As mega-conglomerate Amazon narrows down the field this year on where to build their second headquarters – and the 50,000 jobs it will bring – two Pennsylvania locations (Philadelphia and Pittsburgh) are left standing among the top 20. The reasons for this are easy to understand – we’re located within a day’s drive from 60 percent of the nation’s population; our cost of living is lower than many other surrounding states; we boast a number of world-class educational institutions; we’re a resource-rich state that presents many industrial opportunities; and of course we have a working population that is second-to-none. As we consider the many aspects that make Pennsylvania such a great choice for business, there are also areas in which we need to improve — and that’s why from the time of our founding more than 100 years ago until today, the PA Chamber’s mission is to help make our Commonwealth the best possible place for companies of all sizes to locate, invest and hire.To that end, one of the core areas we continue to work with lawmakers on is the reduction of our state’s uncompetitive Corporate Net Income Tax, which at 9.99 percent is the highest effective rate in the nation. This presents a major red flag for any business. Reducing this rate to a more competitive level has been a long-time priority for the PA Chamber, but we need this reform to be without any “strings attached,” including with the implementation of mandatory unitary combined reporting, as Governor Wolf has proposed in his 2018-19 state budget plan. We’re also advocating eliminating the current cap on Net Operating Loss Carryforwards, among other changes that will bring clarity and predictability to the state’s Tax Code. Pennsylvania lawmakers need to take a page out of the federal government’s book, which implemented the most sweeping national tax reforms in more than 30 years this past December. In the months since, numerous companies have announced plans to re-invest their savings from this tax bill back into their facilities and workers – a classic case of how the private sector can harness the power of economic growth on its own, and which also makes a convincing argument against misguided, “feel good” polices like minimum wage mandates.
Also in the way of taxes, we’re again urging lawmakers to reject the Wolf administration’s continued call for another punitive tax on the natural gas industry. The Marcellus and Utica Shale that we are fortunate enough to have here in the Commonwealth is helping to secure our position as a domestic and international energy leader for generations to come – in fact, it has already brought the equivalent of TWO Amazons to our state in terms of new jobs.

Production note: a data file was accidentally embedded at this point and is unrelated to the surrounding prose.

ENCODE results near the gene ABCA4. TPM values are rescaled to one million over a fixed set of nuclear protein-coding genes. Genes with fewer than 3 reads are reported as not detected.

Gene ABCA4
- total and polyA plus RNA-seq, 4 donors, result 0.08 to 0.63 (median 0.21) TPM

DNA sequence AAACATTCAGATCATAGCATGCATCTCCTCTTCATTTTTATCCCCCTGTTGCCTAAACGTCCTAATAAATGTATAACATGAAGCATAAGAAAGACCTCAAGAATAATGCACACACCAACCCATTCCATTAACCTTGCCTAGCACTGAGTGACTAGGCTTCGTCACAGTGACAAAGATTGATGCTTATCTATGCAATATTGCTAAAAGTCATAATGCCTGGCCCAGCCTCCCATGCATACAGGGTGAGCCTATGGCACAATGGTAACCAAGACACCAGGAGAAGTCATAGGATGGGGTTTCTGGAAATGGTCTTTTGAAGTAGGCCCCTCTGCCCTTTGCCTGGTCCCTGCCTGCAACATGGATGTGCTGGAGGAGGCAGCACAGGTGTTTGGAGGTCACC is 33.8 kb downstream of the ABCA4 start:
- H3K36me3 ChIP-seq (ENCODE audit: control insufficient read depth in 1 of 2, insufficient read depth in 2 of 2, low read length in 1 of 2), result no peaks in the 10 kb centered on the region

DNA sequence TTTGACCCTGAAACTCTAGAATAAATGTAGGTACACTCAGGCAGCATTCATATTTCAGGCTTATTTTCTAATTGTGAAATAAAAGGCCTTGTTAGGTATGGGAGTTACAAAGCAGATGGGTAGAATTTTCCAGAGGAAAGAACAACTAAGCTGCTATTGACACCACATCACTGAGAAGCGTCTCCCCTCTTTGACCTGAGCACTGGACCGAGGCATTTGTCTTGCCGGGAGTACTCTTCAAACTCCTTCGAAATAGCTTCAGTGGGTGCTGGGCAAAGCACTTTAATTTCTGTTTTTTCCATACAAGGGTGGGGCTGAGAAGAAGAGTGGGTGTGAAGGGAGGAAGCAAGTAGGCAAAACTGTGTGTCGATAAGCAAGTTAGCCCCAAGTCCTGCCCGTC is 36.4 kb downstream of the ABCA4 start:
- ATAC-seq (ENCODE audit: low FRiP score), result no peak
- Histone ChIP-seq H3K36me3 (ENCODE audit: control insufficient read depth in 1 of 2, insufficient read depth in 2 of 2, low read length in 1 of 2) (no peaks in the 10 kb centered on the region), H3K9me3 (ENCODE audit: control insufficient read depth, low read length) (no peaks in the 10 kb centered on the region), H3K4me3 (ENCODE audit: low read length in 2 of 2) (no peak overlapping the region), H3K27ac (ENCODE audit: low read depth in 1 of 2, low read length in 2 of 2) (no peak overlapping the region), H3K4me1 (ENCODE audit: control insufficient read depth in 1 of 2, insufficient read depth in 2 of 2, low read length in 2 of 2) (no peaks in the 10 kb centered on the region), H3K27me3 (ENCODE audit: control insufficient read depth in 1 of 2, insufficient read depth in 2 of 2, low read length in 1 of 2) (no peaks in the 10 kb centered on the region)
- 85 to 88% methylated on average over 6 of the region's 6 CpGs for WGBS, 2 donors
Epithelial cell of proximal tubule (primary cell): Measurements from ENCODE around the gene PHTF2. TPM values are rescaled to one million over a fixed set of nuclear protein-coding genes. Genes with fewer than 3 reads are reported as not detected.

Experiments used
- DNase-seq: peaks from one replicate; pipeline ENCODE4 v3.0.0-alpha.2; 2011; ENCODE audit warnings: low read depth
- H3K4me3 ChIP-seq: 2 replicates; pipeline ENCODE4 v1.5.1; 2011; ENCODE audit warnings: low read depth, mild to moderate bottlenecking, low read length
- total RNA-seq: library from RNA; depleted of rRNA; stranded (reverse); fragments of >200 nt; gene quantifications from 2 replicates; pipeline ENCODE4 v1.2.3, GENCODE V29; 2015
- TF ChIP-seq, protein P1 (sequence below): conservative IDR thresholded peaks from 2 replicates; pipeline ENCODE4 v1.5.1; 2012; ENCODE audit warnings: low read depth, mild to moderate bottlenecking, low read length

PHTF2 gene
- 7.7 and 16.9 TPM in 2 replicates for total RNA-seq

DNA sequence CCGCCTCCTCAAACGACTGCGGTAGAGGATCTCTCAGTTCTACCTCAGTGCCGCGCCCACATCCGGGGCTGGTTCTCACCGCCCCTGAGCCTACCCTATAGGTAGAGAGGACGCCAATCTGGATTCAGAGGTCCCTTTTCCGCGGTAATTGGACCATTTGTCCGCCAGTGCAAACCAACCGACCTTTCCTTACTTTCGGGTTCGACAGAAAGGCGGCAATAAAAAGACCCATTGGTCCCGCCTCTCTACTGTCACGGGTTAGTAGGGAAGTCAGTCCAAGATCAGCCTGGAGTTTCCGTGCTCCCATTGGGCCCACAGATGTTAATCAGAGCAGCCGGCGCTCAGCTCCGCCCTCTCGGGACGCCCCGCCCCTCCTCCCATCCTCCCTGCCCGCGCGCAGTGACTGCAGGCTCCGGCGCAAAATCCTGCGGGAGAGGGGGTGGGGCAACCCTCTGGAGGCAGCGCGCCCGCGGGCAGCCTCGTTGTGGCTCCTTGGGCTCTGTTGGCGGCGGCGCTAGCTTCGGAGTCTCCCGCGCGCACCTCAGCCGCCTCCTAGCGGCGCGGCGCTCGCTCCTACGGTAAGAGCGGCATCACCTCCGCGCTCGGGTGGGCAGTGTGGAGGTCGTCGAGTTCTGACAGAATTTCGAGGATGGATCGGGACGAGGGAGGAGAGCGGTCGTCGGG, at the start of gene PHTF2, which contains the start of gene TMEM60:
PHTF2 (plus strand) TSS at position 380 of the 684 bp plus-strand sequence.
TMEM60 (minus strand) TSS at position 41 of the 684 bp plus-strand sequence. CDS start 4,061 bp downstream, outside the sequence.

As we work to build upon and sustain our state’s dynamic energy sector, we’re also focused on cutting through regulatory red tape to make it easier for energy companies to operate. This session, our organization has communicated our support of numerous regulatory reform bills to lawmakers – including legislation that would streamline and bring efficiency to the permitting process; ensure that the legislative branch plays a key role in regulatory development; and consider the economic impact of new regulations on the business community as a whole. The good news is that many of these policy goals have earned bipartisan support, and Governor Wolf announced earlier this year that he’s also taking steps to make sure that the state’s permitting and regulatory programs are more predictable and accountable.
Pennsylvania must also embrace policies that ensure the private sector they will be able to compete on an equal playing field with unions when bidding on projects. More than half of the 50 states are Right to Work states, meaning that they prohibit agreements between labor unions and employers that make union membership or payment of dues or fees a condition of employment. The states that have enacted Right to Work laws have seen tremendous economic benefits, as employers have more flexibility in their ability to negotiate the terms of employment with their workers; and Pennsylvania – which is NOT a Right to Work state—has undoubtedly lost out on economic development opportunities. In that same vein, we’re also promoting legislation this session that would prohibit project labor agreements in the Commonwealth. These agreements require companies to commit to use unionized labor as a prerequisite to be considered for work on public construction projects; forcing companies whose employees are not members of a union to either forgo bidding on a project or lay off their own employees so they can get union workers to do the job.
Lastly, in order to build a workforce that is primed to take on 21st century jobs, the PA Chamber is continuing this year with our efforts to award scholarships to people who want to pursue careers in the skilled trades. Visit our website, www.starttheconversationhere.com, to learn how we’re partnering with business leaders throughout the Commonwealth, educators, students and their families to provide insight into these in-demand and forward-looking positions; and how you can contribute toward closing the jobs skills gap and help students on the path to a vibrant and rewarding career.